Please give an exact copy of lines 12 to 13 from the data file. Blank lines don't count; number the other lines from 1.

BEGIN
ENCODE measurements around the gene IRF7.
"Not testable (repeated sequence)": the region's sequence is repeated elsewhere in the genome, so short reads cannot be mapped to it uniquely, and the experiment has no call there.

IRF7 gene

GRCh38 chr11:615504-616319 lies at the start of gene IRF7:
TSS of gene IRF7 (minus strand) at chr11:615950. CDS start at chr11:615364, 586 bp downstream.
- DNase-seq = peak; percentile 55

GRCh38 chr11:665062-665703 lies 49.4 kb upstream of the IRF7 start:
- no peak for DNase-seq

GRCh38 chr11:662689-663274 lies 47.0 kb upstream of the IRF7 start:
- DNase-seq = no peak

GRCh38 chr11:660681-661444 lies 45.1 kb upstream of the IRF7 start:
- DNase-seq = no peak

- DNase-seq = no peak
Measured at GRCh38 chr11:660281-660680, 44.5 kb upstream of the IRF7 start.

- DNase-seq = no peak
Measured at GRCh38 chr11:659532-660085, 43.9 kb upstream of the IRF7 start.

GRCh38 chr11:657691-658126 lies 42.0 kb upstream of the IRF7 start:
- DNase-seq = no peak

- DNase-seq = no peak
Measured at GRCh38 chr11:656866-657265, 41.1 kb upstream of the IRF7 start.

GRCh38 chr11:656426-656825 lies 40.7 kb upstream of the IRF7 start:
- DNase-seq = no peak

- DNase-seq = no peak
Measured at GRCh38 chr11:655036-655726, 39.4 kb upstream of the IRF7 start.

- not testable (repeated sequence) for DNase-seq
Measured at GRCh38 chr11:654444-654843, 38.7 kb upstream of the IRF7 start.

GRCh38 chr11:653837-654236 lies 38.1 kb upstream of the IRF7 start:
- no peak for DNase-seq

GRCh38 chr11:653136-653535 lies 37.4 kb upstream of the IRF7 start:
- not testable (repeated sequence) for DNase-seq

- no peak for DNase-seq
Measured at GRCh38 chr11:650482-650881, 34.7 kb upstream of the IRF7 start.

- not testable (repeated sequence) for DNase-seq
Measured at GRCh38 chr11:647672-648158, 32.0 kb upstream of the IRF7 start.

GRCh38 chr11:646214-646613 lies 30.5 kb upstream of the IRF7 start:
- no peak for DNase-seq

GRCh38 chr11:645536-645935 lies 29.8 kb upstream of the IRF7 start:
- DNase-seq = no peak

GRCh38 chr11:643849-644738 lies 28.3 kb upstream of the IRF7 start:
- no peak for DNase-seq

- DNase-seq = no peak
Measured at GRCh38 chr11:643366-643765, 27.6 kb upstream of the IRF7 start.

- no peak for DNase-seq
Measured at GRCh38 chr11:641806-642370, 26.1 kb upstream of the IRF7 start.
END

- DNase-seq = no peak

- DNase-seq = no peak